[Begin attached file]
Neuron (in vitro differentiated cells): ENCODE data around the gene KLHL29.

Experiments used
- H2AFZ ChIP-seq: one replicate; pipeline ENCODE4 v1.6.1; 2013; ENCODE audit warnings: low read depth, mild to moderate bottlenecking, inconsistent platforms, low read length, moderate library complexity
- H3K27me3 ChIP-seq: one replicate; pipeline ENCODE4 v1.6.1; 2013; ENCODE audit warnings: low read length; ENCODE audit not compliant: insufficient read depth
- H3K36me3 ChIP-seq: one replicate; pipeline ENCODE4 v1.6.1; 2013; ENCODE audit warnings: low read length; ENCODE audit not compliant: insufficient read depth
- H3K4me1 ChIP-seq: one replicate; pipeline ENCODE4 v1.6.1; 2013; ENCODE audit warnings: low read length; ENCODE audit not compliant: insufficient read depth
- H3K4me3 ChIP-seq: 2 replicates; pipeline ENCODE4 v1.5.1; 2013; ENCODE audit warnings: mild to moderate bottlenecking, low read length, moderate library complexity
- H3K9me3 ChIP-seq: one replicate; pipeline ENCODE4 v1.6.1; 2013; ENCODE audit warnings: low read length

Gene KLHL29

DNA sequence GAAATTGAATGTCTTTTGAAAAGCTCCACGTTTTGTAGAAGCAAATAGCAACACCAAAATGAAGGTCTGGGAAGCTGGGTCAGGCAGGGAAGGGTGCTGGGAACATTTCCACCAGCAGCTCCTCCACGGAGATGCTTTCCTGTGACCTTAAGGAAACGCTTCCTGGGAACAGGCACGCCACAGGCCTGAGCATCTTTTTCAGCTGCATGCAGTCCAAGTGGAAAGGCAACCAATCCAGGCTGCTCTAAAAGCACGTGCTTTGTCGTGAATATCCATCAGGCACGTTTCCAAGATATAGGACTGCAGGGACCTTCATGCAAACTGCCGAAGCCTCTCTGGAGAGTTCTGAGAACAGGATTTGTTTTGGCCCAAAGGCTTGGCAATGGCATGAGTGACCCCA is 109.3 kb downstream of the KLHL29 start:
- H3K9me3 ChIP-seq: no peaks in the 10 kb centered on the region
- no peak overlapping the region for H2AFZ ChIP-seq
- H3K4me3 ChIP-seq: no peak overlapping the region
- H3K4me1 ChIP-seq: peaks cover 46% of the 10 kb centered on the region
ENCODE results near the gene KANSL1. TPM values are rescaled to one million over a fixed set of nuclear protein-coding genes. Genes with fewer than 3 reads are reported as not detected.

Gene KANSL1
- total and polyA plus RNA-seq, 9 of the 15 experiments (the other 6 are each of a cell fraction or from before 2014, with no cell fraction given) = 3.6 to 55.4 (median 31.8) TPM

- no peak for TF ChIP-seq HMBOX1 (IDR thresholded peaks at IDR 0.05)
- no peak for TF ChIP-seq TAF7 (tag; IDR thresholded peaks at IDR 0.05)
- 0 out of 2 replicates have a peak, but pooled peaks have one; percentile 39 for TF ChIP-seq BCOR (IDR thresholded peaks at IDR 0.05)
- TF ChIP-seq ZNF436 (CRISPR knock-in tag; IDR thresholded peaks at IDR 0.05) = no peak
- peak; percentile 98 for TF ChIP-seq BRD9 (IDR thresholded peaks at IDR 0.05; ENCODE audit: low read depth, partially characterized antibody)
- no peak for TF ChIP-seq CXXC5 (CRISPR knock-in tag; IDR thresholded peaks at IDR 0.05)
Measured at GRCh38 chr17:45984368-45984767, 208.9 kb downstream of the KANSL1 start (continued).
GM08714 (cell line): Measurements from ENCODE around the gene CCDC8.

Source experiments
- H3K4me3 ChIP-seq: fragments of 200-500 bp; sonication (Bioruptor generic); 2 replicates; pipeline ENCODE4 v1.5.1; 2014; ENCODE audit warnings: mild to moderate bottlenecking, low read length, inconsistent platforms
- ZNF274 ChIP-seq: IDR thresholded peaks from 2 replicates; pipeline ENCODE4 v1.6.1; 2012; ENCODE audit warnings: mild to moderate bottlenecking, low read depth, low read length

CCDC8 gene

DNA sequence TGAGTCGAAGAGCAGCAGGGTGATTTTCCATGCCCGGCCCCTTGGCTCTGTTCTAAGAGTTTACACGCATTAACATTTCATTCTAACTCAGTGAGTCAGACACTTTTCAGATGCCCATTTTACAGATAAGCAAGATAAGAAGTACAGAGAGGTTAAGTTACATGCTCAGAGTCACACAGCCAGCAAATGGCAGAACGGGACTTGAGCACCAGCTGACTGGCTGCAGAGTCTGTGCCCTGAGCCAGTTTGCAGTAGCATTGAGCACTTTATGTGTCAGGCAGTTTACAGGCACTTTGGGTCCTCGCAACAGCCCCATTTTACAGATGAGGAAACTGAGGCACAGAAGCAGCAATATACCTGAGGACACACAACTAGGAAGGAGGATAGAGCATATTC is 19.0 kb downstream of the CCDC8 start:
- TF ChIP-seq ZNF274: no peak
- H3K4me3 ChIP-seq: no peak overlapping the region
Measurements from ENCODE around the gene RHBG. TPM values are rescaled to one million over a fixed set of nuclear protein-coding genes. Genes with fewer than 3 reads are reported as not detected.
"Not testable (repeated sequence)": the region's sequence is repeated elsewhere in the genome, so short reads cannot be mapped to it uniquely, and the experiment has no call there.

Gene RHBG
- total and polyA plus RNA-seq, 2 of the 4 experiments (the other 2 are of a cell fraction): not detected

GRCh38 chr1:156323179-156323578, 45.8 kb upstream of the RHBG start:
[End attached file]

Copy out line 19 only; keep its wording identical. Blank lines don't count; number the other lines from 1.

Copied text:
- no peak for TF ChIP-seq TAF7 (tag; IDR thresholded peaks at IDR 0.05)